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A time of revelry and rejoice

It was Tuesday around 8:30 a.m. when the world began to end.

Driving along the Spur toward the Shell gas station, I noticed an ever-growing line of school buses and trucks hauling trailers, waiting to enter the station.

Sudden mass evacuation, I thought.

The end is nigh. Lord, forgive me for I have sinned , I began. But before the Earth opened up and swallowed itself in total Armageddon, I noticed a cute couple holding hands, smiling.

Bluegrass Festival, I whispered to myself. The buses and RVs were parking at the station in order to carpool others into town as the masses began to migrate from wherever they ca me from to Telluride for the summer s largest, and first, music festival.

If you ve bared witness to such a pilgrimage in the past, then this is nothing new. The festival annually draws more than 20,000 people (official numbers were not immediately available) as the longest-running Telluride music masquerade ever. The town may not literally split in half, but it s fair to say it does figuratively. The Town Park dividing line is along West Colorado Avenue (the San Miguel River provides a secondary, natural barrier), and on each side exists vastly different worlds. On the west side, you know, the side where you have to go to work and play well with others, it s business as usual. But if you dare to cross the threshold into Town Park, you ll have been thrown into a parallel universe, so alien I probably won t be able to describe it accurately in this space provided here. This world within a world is composed of temporary nations, or camps, as they re formally christened by Festivarians.

Such congregations include Camp Parasite, Camp Billy, Camp Run-A-Muck, Camp Fishbone and Camp Duktape, among numerous others.

My whole life changed the moment I walked into this campsite, Rich Ganson of Glenwood Springs said. I met a lot of musical friends from Tucson (Arizona) here. This whole camp has become a family over the last 25 years. A professional musician, Ganson has called Camp Billy home since 1984 (the camp is named after a dear friend who passed away), and can t speak enough about how the community within the Bluegrass barricade changed his life.

Basically, I would say my adult life has been transformed by this festival, he admitted. As is common in festival subculture, Ganson pointed the ignorant to a similar campground haven.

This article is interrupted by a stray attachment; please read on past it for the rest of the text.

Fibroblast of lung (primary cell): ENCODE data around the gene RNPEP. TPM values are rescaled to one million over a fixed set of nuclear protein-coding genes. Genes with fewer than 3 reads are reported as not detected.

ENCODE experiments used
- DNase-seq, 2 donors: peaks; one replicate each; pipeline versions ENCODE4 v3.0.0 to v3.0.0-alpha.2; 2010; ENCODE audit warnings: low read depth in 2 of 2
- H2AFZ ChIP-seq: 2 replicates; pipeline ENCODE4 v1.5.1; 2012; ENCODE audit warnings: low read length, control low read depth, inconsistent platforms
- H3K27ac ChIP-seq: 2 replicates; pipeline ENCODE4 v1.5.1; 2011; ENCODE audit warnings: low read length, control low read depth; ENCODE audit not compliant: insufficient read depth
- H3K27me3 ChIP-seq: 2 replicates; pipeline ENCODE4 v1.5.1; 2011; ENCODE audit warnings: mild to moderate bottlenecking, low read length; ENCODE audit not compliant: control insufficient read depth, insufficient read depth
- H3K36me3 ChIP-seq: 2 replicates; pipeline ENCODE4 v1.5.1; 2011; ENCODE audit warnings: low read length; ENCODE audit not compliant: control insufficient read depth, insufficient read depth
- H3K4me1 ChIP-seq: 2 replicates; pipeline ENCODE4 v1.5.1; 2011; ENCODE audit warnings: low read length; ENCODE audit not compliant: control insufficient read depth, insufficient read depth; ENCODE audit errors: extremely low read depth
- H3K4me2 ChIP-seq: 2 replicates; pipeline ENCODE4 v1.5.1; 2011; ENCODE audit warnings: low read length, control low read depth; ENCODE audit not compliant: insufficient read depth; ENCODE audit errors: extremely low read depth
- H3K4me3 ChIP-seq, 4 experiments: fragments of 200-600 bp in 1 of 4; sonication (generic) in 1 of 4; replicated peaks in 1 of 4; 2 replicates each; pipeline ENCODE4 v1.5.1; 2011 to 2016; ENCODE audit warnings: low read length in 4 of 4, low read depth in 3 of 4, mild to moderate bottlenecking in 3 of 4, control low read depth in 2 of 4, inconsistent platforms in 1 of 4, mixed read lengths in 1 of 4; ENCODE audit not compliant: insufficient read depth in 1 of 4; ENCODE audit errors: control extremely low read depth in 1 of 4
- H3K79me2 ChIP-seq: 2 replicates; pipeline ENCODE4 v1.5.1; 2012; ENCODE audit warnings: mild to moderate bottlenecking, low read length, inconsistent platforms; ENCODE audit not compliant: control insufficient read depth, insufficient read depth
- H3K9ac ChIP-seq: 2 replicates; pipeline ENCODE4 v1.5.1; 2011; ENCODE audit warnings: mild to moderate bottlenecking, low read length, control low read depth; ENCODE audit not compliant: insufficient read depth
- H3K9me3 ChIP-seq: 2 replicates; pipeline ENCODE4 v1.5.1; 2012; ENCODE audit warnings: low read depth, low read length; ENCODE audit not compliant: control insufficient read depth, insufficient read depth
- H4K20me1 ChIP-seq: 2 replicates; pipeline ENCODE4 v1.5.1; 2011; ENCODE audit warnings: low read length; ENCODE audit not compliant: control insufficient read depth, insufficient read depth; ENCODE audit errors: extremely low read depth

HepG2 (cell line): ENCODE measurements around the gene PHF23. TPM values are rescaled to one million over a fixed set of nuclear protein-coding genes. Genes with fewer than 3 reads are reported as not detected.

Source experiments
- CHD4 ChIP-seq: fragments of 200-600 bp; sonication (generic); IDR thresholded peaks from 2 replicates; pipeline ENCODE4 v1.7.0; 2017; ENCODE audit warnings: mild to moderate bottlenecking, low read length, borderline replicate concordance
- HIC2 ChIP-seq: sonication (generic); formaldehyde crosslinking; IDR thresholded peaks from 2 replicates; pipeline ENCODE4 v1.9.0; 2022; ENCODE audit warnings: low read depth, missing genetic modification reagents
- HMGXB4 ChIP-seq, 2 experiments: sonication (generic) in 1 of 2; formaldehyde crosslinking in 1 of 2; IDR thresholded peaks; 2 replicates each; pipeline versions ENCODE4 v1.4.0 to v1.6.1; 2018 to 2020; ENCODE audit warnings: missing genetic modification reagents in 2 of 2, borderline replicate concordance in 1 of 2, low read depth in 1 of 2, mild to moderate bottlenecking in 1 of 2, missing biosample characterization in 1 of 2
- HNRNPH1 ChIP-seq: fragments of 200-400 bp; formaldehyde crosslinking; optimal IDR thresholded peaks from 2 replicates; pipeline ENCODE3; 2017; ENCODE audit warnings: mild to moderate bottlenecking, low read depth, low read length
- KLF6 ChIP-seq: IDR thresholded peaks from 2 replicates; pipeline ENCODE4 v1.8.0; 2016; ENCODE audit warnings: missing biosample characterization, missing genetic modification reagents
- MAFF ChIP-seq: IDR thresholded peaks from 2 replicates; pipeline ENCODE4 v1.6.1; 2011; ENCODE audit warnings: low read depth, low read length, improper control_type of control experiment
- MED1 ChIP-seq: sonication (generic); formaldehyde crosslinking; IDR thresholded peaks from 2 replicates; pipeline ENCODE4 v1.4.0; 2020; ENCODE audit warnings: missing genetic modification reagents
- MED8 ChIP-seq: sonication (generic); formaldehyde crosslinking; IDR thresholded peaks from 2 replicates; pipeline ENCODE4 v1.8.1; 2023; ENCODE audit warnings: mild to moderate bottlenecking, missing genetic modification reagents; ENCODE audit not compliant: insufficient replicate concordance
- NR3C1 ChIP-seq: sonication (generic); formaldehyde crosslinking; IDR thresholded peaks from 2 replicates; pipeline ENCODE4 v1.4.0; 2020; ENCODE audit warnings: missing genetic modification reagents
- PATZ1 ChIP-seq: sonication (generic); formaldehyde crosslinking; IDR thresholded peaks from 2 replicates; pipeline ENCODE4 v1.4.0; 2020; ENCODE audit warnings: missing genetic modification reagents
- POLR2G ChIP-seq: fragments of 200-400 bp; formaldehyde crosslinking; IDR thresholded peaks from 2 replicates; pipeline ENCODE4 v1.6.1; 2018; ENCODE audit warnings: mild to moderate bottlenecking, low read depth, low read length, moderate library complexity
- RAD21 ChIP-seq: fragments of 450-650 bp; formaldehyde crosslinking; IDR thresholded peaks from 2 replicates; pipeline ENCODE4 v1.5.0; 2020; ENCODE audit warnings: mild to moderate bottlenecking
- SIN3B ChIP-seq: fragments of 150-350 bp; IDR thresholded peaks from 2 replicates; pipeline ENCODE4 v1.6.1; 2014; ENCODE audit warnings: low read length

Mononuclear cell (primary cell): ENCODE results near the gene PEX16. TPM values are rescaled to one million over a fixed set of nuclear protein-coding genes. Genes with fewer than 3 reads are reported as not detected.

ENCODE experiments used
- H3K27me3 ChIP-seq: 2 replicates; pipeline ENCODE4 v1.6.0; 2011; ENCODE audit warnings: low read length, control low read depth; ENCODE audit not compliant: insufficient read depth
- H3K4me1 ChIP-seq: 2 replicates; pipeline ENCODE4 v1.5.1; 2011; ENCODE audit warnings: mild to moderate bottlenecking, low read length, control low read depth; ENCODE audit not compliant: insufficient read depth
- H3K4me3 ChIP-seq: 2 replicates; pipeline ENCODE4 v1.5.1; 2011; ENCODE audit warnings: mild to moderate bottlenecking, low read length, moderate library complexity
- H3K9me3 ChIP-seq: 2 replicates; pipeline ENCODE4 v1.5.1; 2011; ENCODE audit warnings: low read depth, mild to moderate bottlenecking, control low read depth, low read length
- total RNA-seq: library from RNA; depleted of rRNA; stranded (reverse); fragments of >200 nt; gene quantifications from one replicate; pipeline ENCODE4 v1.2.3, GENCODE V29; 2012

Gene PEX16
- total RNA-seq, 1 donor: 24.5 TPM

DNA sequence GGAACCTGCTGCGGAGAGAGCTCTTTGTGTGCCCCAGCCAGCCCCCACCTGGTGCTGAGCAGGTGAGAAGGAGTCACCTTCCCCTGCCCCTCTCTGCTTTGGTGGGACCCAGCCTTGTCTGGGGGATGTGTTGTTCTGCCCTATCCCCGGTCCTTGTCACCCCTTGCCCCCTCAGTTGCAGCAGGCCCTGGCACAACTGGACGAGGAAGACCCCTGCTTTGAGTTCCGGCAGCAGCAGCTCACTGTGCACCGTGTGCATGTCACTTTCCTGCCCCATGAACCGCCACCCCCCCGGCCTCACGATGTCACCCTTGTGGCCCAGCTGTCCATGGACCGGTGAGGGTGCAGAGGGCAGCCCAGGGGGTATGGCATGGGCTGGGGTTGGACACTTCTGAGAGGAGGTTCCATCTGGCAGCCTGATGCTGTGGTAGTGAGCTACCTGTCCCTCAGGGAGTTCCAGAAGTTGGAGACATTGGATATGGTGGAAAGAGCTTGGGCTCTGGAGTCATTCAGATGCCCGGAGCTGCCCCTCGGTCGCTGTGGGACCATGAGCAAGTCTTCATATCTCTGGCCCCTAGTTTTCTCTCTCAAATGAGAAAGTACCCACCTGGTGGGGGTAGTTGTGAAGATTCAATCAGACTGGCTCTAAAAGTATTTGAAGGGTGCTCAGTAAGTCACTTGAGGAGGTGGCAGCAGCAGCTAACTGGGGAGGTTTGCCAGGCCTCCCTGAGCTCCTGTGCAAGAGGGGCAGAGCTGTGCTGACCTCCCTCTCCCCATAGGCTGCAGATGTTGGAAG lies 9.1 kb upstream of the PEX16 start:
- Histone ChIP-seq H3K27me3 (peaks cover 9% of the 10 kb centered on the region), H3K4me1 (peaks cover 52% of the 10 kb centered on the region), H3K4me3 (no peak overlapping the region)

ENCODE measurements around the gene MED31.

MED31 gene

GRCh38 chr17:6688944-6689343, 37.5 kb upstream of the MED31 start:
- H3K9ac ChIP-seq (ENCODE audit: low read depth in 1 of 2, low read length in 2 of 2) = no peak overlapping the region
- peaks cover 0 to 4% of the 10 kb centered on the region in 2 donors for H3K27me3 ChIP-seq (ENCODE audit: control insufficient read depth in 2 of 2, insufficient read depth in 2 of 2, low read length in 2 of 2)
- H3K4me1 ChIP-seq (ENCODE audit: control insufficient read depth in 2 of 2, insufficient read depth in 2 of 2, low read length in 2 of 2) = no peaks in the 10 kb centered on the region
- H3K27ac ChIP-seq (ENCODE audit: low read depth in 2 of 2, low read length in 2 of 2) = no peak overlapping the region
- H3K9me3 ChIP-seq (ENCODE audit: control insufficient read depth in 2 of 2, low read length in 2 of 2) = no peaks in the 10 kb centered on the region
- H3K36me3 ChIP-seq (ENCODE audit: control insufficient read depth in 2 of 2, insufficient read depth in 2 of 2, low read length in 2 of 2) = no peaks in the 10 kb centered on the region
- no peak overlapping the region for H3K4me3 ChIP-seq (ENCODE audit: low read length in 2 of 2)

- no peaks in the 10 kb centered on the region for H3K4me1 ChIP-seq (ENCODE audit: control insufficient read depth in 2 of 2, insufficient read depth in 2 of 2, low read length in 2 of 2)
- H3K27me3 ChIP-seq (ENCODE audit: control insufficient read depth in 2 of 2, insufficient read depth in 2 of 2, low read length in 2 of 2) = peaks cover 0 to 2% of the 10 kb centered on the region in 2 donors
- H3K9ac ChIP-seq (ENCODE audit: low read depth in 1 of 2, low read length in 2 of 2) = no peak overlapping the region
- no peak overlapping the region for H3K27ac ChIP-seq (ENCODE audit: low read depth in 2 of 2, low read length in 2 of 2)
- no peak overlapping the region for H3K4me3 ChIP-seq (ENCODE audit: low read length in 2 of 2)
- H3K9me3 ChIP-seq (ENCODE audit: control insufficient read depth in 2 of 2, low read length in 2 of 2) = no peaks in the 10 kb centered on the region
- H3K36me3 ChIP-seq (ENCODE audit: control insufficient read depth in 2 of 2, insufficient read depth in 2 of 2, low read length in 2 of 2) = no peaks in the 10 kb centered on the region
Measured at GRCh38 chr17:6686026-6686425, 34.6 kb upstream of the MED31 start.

Next stop, Camp Run-A-Muck. Hippie Jerry s sourdough pizza is part of the Bluegrass Eucharist, paired with Ye Olde Crunchy Frog (a concoction that strongly tastes like chilled lemonade and vodka) to form a Bluegrass Festival Feast that s only accepted by the truly insane, or self-loathing. (Camp Creators make eager participants read a disclaimer aloud before doing a shot or tadpole of Crunchy Frog. It s a form of entertainment, I guess.)

Hippie Jerry spends most of his mortal time around Flagstaff, Arizona, as a sound engineer and music producer. He s been coming to Bluegrass for over 20 years, though, and started Run-A-Muck at the turn of the century. This year, there are about 50 permanent residents of the camp, but that doesn t include the hundreds, if not thousands, of visitors the sacred grounds will greet this year.

It s kind of become a hot spot, Hippie Jerry said of the camp s popularity. The camp regularly books bands, including Yonder Mountain String Band this year, to play the intimate space after festival hours, and welcomes everyone and anyone, including a metalhead from Pittsburgh.

You become a lifer in this, he said. I mean, where else would you rather be?

Hot Sugar, a Camp Run-A-Muck apprentice, can t reveal what s in Crunchy Frog. He s sworn to secrecy, bound by death. Coming down from Montana, Hot Sugar fell in with Hippie Jerry & Co. three years ago and quickly learned the Magna Carta of the Mountains.

It s all about everyone here having the best possible time they can, he said. Hot Sugar escorted me through the Town Park Campground to another Festivarian foray. Bevin Owens of Albuquerque, New Mexico, staggered into the central quarters of Camp Duktape from his personal tent at the exterior.

It s summer camp for grown- ups, he said of the festival.

He showed me the barroom and stage area, then pointed to a picnic table area.

Check this out, he said. Paul (another Camp Duktape elder) built this for crawfish. The camp hosts an annual (it s been three years) crawfish boil on the Tuesday before the festival starts. This year, 90 pounds of crawfish were sacrificed, alongside numerous shrimp and veggies.

It s community, man, Owens said. It almost doesn t matter who is on the stage.


This is a section that includes ancillary anecdotes from Bluegrass.

One Festivarian stumbled to the park bathroom wearing an Immortal T-shirt, featuring the Norwegian black metal band photo on the front and Born Of The Blackening Sky Of Blashyrkh on the back.

On the lawn in front of the stage, tarps and placeholders are scattered across the grass. One placeholder was a Spinal Tap flag affixed atop a long flagpole.

Herb McCloskey, a Telluride EMS and festival veteran, explained the dangers of raging too hard. It s a pretty mellow crowd, but it s supposed to be hot and sunny so I anticipate we re going to see some overheated people, and very likely people that are going to eat too much of the edible marijuana, he said.

Security guard Larry Stewart doesn t mind working the same customs gate year after year. I just love being a part of something this phenomenal, he said.

Mickey Ellenwood, Michael Odbert, Andy Haraldson and Tom Burrish, all of Boulder, have volunteered to work the festival for the past three years. What the Camp Parasite group loves most is the sporadic jams that pop up after the main stage performances. It s so awesome. We get here early to party, Haraldson said.

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